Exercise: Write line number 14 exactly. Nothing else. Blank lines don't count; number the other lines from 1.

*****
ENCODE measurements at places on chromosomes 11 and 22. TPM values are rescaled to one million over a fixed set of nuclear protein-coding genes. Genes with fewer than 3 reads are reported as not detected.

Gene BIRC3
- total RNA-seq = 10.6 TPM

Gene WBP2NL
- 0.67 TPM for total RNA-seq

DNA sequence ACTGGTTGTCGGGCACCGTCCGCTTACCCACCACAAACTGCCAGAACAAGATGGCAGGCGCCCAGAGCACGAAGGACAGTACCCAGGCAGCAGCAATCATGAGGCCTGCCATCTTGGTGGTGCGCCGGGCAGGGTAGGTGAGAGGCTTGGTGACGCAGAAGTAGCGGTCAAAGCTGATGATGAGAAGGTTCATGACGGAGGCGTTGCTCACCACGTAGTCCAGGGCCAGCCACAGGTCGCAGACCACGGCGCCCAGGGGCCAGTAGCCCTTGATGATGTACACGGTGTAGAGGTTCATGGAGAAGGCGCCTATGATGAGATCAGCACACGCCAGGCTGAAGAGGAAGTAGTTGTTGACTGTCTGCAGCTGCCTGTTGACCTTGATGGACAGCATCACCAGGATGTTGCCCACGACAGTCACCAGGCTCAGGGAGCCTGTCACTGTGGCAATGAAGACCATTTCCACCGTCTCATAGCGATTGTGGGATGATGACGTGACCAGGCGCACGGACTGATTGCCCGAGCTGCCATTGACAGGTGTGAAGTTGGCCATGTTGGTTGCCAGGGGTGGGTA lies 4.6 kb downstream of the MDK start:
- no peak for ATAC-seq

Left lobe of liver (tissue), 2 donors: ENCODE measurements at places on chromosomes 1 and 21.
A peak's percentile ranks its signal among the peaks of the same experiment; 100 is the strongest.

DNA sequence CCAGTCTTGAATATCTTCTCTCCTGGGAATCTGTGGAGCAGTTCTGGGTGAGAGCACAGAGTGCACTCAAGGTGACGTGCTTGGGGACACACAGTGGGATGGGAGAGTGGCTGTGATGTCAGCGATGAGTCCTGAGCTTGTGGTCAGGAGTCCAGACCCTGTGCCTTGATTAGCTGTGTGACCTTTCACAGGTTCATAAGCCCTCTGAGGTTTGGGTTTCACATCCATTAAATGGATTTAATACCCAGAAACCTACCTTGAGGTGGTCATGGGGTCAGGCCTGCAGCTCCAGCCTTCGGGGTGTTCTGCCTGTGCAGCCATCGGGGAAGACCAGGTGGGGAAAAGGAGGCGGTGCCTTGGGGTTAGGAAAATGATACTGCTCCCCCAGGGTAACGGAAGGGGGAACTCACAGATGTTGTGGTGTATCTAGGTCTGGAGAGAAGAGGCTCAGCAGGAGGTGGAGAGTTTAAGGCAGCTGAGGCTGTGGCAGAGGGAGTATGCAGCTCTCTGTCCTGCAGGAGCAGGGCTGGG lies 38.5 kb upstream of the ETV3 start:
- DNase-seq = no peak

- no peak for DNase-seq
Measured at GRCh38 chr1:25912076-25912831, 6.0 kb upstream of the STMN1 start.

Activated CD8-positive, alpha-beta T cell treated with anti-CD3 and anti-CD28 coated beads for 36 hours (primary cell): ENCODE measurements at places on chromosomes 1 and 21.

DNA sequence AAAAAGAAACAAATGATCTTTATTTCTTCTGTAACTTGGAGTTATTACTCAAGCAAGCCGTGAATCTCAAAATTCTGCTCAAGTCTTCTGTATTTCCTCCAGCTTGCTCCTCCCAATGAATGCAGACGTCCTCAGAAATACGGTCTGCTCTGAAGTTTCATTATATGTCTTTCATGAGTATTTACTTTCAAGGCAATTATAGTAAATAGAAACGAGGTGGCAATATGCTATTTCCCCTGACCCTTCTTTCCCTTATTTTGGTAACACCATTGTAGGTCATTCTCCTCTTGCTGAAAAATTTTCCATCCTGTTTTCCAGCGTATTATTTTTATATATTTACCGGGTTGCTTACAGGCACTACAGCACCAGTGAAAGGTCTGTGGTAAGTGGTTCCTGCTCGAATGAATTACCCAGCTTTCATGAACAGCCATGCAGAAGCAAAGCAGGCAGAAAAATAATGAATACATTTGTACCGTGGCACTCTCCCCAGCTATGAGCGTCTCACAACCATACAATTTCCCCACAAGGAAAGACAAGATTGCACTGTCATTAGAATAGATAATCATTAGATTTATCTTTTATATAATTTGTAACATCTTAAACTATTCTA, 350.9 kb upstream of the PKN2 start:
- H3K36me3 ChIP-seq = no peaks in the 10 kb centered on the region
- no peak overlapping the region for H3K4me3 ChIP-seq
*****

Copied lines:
Activated CD8-positive, alpha-beta T cell treated with anti-CD3 and anti-CD28 coated beads for 36 hours (primary cell): ENCODE measurements at places on chromosomes 1 and 21.